Protecting Privacy: The Clifford Chance Lectures - Vol. 4

By Basil S. Markesinis | Go to book overview
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6
The Failure of American Privacy Law

Professor David A. Anderson

Americans cherish privacy. We spend a great deal of money and effort to obtain it. In youth we flee our parents' homes for the privacy of a place of our own. We design our houses for privacy. As students we prefer apartments to dormitories, and as hospital patients we demand private rooms instead of wards. In middle age we put our parents in nursing homes to preserve their privacy and ours. We strive to save enough money so we will be able to afford in our old age a care facility where we can have the privacy of our own apartment.

Inquiries that are perfectly proper in other cultures, and not long ago seemed natural in our own, are now unacceptable. If we meet a man and woman who seem to be together, we do not ask if they are married. We do not ask a new acquaintance, 'What is your religion?' or 'Are you a Democrat?' We expect to check into a hotel or motel without being asked whether we are married to the person accompanying us. Teachers are not allowed to announce a student's grade to the class. We are wary of drug testing, random searches, and polygraph testing.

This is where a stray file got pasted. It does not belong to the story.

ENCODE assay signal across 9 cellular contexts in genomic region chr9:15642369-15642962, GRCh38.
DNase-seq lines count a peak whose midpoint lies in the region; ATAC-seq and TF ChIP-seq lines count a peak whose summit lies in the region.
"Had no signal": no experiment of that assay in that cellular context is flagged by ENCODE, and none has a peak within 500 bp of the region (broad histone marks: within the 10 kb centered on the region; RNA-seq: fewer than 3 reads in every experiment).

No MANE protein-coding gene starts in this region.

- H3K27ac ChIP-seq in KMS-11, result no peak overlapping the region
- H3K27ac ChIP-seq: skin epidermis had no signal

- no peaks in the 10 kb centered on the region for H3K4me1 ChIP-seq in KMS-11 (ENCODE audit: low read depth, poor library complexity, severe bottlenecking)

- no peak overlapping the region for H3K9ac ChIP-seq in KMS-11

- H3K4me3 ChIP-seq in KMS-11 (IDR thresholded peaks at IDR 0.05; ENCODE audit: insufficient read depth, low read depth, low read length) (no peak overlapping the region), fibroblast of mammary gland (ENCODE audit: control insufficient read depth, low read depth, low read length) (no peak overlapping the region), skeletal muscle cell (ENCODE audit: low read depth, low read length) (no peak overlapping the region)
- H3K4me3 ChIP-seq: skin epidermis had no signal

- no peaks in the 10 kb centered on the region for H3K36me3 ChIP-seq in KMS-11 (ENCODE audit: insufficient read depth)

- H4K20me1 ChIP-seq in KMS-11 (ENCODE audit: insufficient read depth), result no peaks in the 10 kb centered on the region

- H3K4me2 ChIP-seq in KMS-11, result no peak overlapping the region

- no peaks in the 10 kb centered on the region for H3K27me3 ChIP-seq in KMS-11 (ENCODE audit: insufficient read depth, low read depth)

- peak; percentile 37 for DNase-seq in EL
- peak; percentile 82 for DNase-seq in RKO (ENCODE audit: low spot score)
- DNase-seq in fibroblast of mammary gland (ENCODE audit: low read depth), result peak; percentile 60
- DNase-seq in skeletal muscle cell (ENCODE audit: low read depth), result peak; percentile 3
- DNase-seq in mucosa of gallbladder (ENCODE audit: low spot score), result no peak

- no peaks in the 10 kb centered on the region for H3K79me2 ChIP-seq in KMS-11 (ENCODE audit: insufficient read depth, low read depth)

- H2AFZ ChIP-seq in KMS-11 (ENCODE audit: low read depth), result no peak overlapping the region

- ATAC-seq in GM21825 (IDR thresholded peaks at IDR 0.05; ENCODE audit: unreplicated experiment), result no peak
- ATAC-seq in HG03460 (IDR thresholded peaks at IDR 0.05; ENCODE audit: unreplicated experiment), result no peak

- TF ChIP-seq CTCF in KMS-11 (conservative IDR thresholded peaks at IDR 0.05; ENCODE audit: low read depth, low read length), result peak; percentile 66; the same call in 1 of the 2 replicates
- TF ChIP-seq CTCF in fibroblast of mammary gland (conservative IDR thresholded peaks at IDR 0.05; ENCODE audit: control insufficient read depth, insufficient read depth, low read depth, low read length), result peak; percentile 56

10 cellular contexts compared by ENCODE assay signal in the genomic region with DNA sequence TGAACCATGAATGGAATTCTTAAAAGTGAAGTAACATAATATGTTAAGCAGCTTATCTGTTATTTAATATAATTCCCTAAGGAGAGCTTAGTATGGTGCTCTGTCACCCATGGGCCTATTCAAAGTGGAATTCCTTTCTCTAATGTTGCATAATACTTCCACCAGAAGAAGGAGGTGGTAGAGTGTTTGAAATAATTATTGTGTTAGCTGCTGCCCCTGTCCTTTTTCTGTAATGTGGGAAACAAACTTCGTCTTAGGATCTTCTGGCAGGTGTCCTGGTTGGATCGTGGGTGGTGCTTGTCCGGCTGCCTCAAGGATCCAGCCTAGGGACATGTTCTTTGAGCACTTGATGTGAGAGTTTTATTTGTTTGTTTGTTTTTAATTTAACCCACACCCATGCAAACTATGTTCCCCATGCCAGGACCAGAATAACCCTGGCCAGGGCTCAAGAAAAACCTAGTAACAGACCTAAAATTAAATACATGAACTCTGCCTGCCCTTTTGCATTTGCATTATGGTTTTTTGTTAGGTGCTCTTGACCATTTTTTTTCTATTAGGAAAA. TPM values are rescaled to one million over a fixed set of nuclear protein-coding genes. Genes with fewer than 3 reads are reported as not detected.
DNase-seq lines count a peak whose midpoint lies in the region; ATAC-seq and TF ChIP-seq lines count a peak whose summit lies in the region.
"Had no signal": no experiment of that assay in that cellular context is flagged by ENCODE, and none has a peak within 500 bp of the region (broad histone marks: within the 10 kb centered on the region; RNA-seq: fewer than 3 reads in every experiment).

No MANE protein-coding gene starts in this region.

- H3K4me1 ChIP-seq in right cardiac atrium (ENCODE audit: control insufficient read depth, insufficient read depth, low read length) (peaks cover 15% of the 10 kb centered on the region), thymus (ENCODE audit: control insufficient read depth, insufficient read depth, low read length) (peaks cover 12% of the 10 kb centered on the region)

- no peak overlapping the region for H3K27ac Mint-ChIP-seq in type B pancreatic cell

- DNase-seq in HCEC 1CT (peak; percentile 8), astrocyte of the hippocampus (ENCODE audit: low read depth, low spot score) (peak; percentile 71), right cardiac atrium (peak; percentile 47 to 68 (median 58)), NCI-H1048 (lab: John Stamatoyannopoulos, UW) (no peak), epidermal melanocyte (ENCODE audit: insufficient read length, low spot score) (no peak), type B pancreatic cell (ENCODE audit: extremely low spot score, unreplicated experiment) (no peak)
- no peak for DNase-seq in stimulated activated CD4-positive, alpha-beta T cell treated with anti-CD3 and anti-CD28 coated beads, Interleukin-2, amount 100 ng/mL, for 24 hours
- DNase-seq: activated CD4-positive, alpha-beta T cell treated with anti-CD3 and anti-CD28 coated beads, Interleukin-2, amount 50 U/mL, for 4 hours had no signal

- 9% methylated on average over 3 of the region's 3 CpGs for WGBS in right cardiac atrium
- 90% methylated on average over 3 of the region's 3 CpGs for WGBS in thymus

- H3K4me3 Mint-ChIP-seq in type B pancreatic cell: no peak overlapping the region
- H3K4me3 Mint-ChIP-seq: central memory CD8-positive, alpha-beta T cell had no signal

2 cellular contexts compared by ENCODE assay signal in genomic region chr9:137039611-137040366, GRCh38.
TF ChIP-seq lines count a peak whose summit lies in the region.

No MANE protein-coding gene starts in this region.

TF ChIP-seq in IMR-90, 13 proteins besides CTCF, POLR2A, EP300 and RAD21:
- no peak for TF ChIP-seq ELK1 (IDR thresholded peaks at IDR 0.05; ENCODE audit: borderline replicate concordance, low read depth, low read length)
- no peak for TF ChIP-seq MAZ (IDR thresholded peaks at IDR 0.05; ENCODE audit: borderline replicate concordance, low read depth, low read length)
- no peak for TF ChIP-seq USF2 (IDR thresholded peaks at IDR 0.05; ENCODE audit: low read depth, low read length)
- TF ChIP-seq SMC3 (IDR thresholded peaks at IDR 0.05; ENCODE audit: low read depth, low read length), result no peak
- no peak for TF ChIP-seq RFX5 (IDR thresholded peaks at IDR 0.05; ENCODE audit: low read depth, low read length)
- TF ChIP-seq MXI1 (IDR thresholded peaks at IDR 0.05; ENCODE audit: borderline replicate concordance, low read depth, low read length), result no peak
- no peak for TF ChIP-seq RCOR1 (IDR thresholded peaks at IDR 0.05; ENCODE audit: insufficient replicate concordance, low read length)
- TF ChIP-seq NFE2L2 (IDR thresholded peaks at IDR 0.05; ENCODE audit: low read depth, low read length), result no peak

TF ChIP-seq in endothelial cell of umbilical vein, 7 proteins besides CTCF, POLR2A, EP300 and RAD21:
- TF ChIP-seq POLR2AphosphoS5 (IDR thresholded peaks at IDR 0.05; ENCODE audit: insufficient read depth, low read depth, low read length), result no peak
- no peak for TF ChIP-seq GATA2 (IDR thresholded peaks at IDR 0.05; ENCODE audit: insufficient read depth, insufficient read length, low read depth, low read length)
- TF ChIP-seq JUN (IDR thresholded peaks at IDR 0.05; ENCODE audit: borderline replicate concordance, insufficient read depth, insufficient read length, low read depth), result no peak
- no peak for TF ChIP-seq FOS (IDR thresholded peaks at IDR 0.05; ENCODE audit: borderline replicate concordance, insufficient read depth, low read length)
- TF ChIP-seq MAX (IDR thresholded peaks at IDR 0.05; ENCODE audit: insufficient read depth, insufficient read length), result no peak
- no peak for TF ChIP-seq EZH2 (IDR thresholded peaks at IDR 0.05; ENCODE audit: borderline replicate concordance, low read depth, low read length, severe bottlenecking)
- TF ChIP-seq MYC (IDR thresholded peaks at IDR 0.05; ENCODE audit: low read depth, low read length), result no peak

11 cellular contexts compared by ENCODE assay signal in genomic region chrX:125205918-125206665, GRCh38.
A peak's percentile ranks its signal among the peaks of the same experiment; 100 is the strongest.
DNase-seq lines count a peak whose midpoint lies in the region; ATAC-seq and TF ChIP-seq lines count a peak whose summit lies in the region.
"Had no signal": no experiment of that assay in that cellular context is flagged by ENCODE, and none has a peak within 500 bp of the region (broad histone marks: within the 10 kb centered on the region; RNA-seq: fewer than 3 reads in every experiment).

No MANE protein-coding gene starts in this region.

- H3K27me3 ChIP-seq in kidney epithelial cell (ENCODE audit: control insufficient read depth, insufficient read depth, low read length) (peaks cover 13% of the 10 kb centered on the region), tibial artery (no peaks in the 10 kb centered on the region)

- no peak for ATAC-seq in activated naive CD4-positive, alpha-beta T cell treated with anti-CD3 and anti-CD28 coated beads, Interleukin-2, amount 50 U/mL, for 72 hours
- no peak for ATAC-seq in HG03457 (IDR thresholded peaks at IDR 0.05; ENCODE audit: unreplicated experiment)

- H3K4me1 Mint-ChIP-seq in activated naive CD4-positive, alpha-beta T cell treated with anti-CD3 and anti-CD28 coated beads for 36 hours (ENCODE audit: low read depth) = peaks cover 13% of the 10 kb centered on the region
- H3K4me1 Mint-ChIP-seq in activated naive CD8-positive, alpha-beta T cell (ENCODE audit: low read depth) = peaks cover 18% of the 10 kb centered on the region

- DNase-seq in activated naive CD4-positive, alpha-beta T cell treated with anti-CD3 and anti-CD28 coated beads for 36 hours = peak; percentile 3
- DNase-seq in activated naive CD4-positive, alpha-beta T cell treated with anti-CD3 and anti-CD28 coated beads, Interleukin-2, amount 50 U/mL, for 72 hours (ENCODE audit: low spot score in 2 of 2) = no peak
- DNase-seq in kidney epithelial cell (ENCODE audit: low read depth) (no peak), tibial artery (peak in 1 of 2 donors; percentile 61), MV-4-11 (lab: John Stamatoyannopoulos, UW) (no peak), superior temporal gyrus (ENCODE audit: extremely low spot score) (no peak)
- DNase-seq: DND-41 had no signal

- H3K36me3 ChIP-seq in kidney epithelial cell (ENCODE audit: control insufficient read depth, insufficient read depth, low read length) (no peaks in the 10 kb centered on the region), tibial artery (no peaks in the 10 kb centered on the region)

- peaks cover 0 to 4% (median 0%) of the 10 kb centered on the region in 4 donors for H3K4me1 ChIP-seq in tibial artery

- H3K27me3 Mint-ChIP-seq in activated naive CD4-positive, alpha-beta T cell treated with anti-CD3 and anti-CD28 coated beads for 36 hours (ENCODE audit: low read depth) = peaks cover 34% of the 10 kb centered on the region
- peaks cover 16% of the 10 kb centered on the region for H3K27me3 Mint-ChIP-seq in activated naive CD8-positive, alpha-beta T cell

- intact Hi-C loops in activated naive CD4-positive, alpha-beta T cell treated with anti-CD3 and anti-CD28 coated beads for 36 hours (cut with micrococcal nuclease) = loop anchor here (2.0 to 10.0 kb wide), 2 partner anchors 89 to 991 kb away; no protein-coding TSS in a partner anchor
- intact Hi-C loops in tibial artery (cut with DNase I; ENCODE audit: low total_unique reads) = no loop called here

We demand that the law protect privacy, and it does. It limits the questions census-takers may ask, the information governments and creditors are allowed to store in their computers and the uses to which they may put it. It forbids employers from asking for information they would find useful, such as 'Do you plan to have children?'

We also expect the law to protect our privacy from the curiosity of other people, and it does. Invasion of privacy is a tort in almost all states, meaning that a person whose privacy is invaded can sue for damages. The most widely accepted formulation of the tort is stunningly broad: 'One who invades the privacy of another is subject to liability for the resulting harm to the interests of the

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